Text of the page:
• Meet a woman with whom I can share a stable relationship.
  • Experience more happy moments than sad moments.

Right now some of these goals even seem lofty, but with time, I believe they’re all completely attainable. And you’ll notice that the word “happy” only comes in once at the bottom of the list, and is characterized in moments rather than anything that sustains.

Contentment should not be confused with complacency, either. It’s not an excuse to give up on your big dreams or to not work hard. You’ll notice that my long term career goal remains as it has for many years; for writing in some way or another to be the focal point of my career one day. That may take years, or even decades, to accomplish, or I may never fully accomplish it, but it is still a major overarching goal in my life.

Thus, contentment is not about giving up on your dreams and goals, its about creating an outlook on life that is one, more realistic, and two, where if you don’t achieve those goals, your whole world wont be shattered.

And one last, very important point I want to drive home is this: sadness or feeling down will always be a part of your life. And that’s ok. Its natural, just a part of the human condition. There is no point you can reach in your life where occasionally you wont feel down. The idea is to feel good, or content, more often than you feel down, and not allow the down times to envelop us.

To wrap up, I don’t want to tell anyone how they should be living their life, and whether they should be shaping their dreams and aspirations toward all-encompassing happiness or a tamer concept like contentment. I am in no position to be telling people how they should be living their lives, as I’m just as messed up, if not more so, than the next person.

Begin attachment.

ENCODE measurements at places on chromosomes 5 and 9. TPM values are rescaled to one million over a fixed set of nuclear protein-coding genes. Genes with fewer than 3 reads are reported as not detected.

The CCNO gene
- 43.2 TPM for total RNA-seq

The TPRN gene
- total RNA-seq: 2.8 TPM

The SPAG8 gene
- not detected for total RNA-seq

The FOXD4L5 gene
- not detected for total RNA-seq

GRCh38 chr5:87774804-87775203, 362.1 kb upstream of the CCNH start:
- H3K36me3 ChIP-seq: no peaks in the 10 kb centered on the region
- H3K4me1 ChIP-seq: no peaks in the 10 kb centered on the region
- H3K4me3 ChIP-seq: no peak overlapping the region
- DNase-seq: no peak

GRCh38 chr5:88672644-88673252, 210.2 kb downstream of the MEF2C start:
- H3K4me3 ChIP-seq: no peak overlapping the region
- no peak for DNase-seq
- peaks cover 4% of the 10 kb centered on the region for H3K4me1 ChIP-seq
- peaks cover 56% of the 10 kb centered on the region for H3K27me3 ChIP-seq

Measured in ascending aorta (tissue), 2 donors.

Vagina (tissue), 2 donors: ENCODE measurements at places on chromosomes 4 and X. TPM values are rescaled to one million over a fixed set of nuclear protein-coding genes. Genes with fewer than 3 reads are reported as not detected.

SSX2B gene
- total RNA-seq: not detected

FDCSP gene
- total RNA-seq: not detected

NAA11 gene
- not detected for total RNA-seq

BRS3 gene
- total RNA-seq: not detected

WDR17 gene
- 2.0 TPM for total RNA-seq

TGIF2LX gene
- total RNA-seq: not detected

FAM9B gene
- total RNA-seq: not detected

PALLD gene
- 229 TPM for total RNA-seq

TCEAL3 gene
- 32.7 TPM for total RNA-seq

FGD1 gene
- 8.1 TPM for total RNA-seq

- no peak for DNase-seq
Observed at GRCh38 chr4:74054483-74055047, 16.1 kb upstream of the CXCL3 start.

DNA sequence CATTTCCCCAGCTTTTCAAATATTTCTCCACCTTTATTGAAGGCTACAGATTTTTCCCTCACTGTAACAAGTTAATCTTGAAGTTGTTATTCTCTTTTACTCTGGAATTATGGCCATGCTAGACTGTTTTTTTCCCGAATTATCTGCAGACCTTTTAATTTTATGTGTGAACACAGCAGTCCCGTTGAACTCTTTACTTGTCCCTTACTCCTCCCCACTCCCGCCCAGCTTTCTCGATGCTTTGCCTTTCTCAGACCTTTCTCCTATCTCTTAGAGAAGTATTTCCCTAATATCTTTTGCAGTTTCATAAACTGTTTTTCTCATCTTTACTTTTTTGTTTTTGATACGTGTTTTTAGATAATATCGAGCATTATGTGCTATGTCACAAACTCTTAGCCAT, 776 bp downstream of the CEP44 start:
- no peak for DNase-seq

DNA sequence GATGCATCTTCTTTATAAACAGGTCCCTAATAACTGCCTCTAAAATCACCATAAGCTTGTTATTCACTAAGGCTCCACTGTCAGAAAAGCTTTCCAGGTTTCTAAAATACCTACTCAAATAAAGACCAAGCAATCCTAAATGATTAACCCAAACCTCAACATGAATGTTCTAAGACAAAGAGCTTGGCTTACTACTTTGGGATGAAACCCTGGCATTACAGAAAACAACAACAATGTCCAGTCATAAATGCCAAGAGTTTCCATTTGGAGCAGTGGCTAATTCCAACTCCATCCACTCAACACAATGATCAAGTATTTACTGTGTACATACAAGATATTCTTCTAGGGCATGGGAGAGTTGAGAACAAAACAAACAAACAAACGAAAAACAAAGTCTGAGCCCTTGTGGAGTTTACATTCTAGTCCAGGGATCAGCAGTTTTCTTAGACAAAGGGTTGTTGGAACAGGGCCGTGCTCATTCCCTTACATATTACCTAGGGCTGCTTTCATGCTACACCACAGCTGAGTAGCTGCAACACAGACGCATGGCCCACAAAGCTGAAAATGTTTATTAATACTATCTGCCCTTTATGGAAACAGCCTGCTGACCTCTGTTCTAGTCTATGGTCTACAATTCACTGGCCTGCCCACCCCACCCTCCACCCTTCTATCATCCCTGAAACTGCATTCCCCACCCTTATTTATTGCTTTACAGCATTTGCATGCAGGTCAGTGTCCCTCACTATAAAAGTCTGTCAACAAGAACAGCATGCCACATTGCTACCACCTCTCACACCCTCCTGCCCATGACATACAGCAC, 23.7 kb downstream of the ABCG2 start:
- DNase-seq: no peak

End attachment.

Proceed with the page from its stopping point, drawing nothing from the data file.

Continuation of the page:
All I want to do is share my struggles, and a little bit about how I’m trying to dig myself out of the hole I’ve found myself in.

I hope to write more blog posts going forward. I wont make any promises like I have in the past, but I will say that I hope to rebuild my writing practice and start to build some consistency.

With that, I hope you all have a wonderful week, and feel free to leave a comment with anything you may have been struggling with, or thoughts you have on this. Or, you can email me directly if you need to bend someone’s ear. I’d love to hear from you.

P.S. – Recent reads that I highly recommend:

The Names of the Stars by Pete Fromm (memoir)

Hillbilly Elegy by J.D. Vance (memoir)

The Story of Edgar Sawtelle by David Wroblewski (fiction)

The Effects of Light by Miranda Beverly-Whittemore (fiction)

4 thoughts on “The Pursuit of Contentment

  1. We really need to get together soon, Josh and I constantly think about you.
    Your and amazing person and we pray that all goes well for you. I dont know you much but let me just tell you that from all that Josh tells me about you and how highly his mother and fathet talk about you, i feel like i have known you for ever.
    Life is hard and i know how hard it is to have depression so i can relate.
    I too had a bad patch in my life and i was so happy when i meet josh and i know that the only way to heal a broken heart is with time and patience.
    But just know that we are always here for you. If you ever just need to vent or talk we are here for you. 🙂
    Time will heal it all and you might be surprised what the future holds for you 🙂

    Liked by 1 person

    • Thank you so much, Chely, that all means so much to me. You and Josh have an incredible relationship and are both such caring individuals, and even though we dont see each other much I appreciate both of you more than you know! And yes, we do need to get together soon!! Have Josh get a hold of me and let me know when is a good time for you guys, because I know you guys are super busy between work and raising your wonderful children! Love you guys!

      Like

  2. I’ve wondered how you were doing. I’ve been in the same places. Right now we have a granddaughter and I guess I wonder sometimes if I’ll be around to see her grow up, but that’s not for me to know.

    Like

  3. Pingback: Don’t be the Miserable Dick | Brent Atkinson